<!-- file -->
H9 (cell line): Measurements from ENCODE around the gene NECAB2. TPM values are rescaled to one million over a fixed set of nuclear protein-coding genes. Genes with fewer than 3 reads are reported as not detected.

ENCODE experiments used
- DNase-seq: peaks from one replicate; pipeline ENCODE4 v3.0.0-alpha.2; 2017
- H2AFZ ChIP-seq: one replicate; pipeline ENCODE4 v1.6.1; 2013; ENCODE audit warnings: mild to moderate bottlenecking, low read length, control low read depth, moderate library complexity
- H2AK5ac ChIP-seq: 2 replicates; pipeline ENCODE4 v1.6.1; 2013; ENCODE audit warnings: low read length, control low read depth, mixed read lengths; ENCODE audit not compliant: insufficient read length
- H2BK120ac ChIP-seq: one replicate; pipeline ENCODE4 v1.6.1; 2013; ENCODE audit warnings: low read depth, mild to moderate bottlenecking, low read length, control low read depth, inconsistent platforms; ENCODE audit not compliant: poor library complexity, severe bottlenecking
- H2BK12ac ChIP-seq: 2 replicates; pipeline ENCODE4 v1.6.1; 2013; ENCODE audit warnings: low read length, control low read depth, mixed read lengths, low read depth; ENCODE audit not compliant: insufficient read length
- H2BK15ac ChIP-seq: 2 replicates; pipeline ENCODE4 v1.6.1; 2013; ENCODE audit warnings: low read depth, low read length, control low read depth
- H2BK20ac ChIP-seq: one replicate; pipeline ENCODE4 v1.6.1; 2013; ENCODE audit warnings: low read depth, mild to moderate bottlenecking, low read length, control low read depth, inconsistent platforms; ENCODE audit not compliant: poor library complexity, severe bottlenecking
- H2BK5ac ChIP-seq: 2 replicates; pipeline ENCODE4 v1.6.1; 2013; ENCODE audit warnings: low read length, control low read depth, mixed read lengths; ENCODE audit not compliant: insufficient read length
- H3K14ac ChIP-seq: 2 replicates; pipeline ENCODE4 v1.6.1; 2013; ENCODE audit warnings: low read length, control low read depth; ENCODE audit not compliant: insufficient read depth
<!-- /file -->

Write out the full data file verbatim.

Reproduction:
H9 (cell line): Measurements from ENCODE around the gene NECAB2. TPM values are rescaled to one million over a fixed set of nuclear protein-coding genes. Genes with fewer than 3 reads are reported as not detected.

ENCODE experiments used
- DNase-seq: peaks from one replicate; pipeline ENCODE4 v3.0.0-alpha.2; 2017
- H2AFZ ChIP-seq: one replicate; pipeline ENCODE4 v1.6.1; 2013; ENCODE audit warnings: mild to moderate bottlenecking, low read length, control low read depth, moderate library complexity
- H2AK5ac ChIP-seq: 2 replicates; pipeline ENCODE4 v1.6.1; 2013; ENCODE audit warnings: low read length, control low read depth, mixed read lengths; ENCODE audit not compliant: insufficient read length
- H2BK120ac ChIP-seq: one replicate; pipeline ENCODE4 v1.6.1; 2013; ENCODE audit warnings: low read depth, mild to moderate bottlenecking, low read length, control low read depth, inconsistent platforms; ENCODE audit not compliant: poor library complexity, severe bottlenecking
- H2BK12ac ChIP-seq: 2 replicates; pipeline ENCODE4 v1.6.1; 2013; ENCODE audit warnings: low read length, control low read depth, mixed read lengths, low read depth; ENCODE audit not compliant: insufficient read length
- H2BK15ac ChIP-seq: 2 replicates; pipeline ENCODE4 v1.6.1; 2013; ENCODE audit warnings: low read depth, low read length, control low read depth
- H2BK20ac ChIP-seq: one replicate; pipeline ENCODE4 v1.6.1; 2013; ENCODE audit warnings: low read depth, mild to moderate bottlenecking, low read length, control low read depth, inconsistent platforms; ENCODE audit not compliant: poor library complexity, severe bottlenecking
- H2BK5ac ChIP-seq: 2 replicates; pipeline ENCODE4 v1.6.1; 2013; ENCODE audit warnings: low read length, control low read depth, mixed read lengths; ENCODE audit not compliant: insufficient read length
- H3K14ac ChIP-seq: 2 replicates; pipeline ENCODE4 v1.6.1; 2013; ENCODE audit warnings: low read length, control low read depth; ENCODE audit not compliant: insufficient read depth